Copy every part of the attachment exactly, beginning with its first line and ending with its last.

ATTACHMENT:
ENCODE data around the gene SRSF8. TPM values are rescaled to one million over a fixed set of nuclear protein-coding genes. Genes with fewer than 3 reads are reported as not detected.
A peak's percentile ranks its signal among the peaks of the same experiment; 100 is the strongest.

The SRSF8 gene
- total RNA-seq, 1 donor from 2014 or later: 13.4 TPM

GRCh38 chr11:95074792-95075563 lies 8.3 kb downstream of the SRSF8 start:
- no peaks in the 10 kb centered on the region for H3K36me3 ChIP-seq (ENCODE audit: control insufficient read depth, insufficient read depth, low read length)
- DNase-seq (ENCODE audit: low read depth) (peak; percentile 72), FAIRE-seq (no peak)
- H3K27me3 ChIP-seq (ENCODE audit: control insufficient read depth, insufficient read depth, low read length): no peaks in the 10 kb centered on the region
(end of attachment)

ENCODE data around the gene SRSF8. TPM values are rescaled to one million over a fixed set of nuclear protein-coding genes. Genes with fewer than 3 reads are reported as not detected.
A peak's percentile ranks its signal among the peaks of the same experiment; 100 is the strongest.

The SRSF8 gene
- total RNA-seq, 1 donor from 2014 or later: 13.4 TPM

GRCh38 chr11:95074792-95075563 lies 8.3 kb downstream of the SRSF8 start:
- no peaks in the 10 kb centered on the region for H3K36me3 ChIP-seq (ENCODE audit: control insufficient read depth, insufficient read depth, low read length)
- DNase-seq (ENCODE audit: low read depth) (peak; percentile 72), FAIRE-seq (no peak)
- H3K27me3 ChIP-seq (ENCODE audit: control insufficient read depth, insufficient read depth, low read length): no peaks in the 10 kb centered on the region